The first time I posted an ad for sex on Craigslist, my inbox was flooded in minutes with hundreds of responses. They came in faster than I could keep track of them and I spent the next several hours engaged in the trancelike process of respond-delete-refresh until the emails finally slowed to a trickle. Soon I was doing this all the time, literally losing entire days in the cycle.
“Click click click refresh refresh refresh,” recalls 31-year-old recovering sex addict Sarah, laughing about her own email obsessiveness. “I was the rat waiting for the pellet.”
The search itself was an important aspect of Carly’s story as well. “The interaction prior to meeting someone is definitely part of the allure," she says. "You’re building up to it. You’re interacting with like five people at once and when you know you’ve found that one person who you kind of have hooked or they’ve hooked you, the connection is made. Whether it’s an hour or a couple days, it’s as much of what I’m looking for as the sex.”
Craigslist doesn’t cause sex addiction. Nor is there anything inherently wrong with using the Internet to find casual sex in a non-addictive way. Among the female sex addicts I interviewed, some used the Internet in pursuit of their addiction and some didn’t. But among those who did, the Internet was a combustion engine that allowed us to fall deeper and faster into our addictions.
Sarah met partners in Craigslist’s dating section while simultaneously selling sex through the site's Erotic Services. She says, “I was going to do it no matter what. The Internet just made it easier and I could do it more. It’s like the difference between an open bar and having to buy. If you’re an alcoholic, you’ll get drunk either way, but you can get drunk a lot faster on the internet.”
For many heterosexual women, Craigslist and other hookup sites make finding your preferred partner and scenario as easy as ordering a pizza. I don’t know any other addiction where you can write a few sentences, press a button and then be treated to offer after offer of your substance of choice. Women experience this advantage in real life too, of course, but may find it easier to exercise online, where risk of rejection is less immediate and personal. While most women could probably walk into a bar and point to the guy they'd like to take home, not many of them are bold enough to do so, unless behind a veil of Internet anonymity.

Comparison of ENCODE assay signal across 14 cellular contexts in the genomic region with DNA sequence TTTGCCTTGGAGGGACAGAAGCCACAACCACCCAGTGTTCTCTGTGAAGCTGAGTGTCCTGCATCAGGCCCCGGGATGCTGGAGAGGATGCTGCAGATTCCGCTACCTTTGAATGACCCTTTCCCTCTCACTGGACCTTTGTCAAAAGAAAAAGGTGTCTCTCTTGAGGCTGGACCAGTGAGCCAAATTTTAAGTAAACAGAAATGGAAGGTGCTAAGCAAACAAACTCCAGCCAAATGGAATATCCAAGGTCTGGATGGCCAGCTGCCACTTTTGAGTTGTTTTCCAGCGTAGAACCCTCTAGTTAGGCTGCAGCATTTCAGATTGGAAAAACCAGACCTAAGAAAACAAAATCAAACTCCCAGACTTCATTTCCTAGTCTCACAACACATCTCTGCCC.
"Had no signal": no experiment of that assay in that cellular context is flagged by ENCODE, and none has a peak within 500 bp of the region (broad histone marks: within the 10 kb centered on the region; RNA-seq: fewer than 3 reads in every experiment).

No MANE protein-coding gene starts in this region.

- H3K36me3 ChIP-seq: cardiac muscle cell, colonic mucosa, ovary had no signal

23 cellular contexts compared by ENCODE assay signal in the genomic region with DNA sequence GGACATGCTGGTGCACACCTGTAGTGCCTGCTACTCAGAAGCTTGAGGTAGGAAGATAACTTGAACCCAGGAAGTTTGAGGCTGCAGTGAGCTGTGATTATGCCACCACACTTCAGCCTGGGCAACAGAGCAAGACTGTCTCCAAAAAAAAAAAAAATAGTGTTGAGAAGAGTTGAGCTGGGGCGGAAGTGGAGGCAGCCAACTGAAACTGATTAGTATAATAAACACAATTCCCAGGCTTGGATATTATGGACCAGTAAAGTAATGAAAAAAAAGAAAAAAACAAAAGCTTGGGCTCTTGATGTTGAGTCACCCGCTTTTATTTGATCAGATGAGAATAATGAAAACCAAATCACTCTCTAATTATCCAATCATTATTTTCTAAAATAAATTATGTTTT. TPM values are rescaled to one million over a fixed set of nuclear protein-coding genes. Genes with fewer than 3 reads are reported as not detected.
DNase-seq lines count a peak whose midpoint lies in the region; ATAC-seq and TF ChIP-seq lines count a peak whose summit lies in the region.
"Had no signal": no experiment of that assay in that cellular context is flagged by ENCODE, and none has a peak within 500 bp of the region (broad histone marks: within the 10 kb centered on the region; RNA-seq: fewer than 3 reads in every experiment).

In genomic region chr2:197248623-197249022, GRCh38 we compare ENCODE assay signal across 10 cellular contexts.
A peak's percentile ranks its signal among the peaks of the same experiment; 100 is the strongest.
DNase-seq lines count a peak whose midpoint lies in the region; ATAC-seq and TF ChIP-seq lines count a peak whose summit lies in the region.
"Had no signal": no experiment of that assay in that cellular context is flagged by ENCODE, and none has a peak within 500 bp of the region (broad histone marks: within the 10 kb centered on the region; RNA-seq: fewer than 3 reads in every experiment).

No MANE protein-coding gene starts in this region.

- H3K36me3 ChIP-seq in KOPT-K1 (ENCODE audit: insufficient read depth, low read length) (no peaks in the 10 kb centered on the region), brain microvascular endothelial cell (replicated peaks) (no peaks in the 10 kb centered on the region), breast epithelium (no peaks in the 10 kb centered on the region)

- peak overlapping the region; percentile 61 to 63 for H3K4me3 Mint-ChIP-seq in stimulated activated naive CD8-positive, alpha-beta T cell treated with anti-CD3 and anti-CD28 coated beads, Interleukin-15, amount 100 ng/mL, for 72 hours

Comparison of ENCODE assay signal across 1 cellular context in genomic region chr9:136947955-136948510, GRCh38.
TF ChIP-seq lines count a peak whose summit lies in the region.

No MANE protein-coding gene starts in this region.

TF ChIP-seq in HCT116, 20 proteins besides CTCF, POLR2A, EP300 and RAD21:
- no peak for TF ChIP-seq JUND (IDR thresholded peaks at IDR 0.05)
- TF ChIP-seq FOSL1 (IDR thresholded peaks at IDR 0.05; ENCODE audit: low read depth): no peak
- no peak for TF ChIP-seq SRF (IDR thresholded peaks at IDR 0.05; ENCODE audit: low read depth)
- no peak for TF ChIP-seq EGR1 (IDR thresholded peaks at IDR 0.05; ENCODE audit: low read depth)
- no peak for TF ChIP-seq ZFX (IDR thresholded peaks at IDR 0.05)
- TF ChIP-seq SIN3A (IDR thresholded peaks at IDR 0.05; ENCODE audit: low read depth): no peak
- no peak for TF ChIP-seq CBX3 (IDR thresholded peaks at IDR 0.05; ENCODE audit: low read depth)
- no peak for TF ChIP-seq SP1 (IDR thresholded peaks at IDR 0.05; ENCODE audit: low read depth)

As my own sex addiction escalated over the years, my fantasies grew more bizarre, specific and dangerous. Craigslist was the only place I knew of where I could orchestrate exactly what my increasingly twisted psyche was craving on that particular day. I arranged gang bangs and roleplaying scenarios, specified exact dialogue and used other humans as puppets to work out my sexual neurosis.
Much of the research and discourse on sex addiction and the Internet has centered on increased access to pornography and higher rates of cyber porn addiction. What isn’t talked about as often is how easy it is for women to take their Internet sexual obsessions into the real world. Why? Because sex addiction is a disease of escalation.
Dr. Leslie Beth Wish, a psychologist and licensed clinical social worker specializing in women’s issues, agrees that "acting out" online is especially easy for female sex addicts. “After a while you want something else or something more. It’s no longer satisfying to do whatever you’re doing, and now you want greater intensity—greater pain, more frequency or a sense of danger.”
The accessibility of these online connections allows those of us who are Looking for Mr. Goodbar-type addicts to get sicker more quickly. The character in the book has one-night stands with men she picks up in bars, night after night, eventually resulting in her own murder. Carly says, “If the Internet didn’t exist, I probably would never have had the opportunity to do a lot of what I’ve done. It just made it really easy and really anonymous. I could just sit down with my computer and within an hour or two have it nailed down.”
The Internet makes possible a sort of extreme promiscuity that can easily grow out of control. Lisa, 37, who recently hit a year of sexual sobriety, says, “I lost count of how many people I'd slept with when I was in my early twenties. At that point it was around 100 people. I spent years after that without slowing down, so I'm not sure how many. I used a dating site for anonymous hookups. The form was life-threatening unsafe and unconscious sex. It was and is a compulsion for me. Almost like a nervous tic.”